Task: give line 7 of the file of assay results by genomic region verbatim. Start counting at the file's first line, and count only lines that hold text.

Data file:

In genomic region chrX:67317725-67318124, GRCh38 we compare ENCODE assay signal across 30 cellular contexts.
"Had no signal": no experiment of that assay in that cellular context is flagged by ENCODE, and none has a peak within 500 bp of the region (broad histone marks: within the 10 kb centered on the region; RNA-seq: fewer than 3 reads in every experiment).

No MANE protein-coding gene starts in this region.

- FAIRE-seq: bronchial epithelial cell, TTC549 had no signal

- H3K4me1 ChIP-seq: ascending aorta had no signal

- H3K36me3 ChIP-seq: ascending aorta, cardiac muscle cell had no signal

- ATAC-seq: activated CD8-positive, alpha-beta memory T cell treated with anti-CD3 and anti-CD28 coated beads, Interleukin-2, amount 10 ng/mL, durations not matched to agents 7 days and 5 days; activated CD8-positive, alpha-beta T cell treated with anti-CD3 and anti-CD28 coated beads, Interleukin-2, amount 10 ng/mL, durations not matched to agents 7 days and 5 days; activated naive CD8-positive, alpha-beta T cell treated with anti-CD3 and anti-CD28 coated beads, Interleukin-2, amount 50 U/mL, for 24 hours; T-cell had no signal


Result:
- ATAC-seq: activated CD8-positive, alpha-beta memory T cell treated with anti-CD3 and anti-CD28 coated beads, Interleukin-2, amount 10 ng/mL, durations not matched to agents 7 days and 5 days; activated CD8-positive, alpha-beta T cell treated with anti-CD3 and anti-CD28 coated beads, Interleukin-2, amount 10 ng/mL, durations not matched to agents 7 days and 5 days; activated naive CD8-positive, alpha-beta T cell treated with anti-CD3 and anti-CD28 coated beads, Interleukin-2, amount 50 U/mL, for 24 hours; T-cell had no signal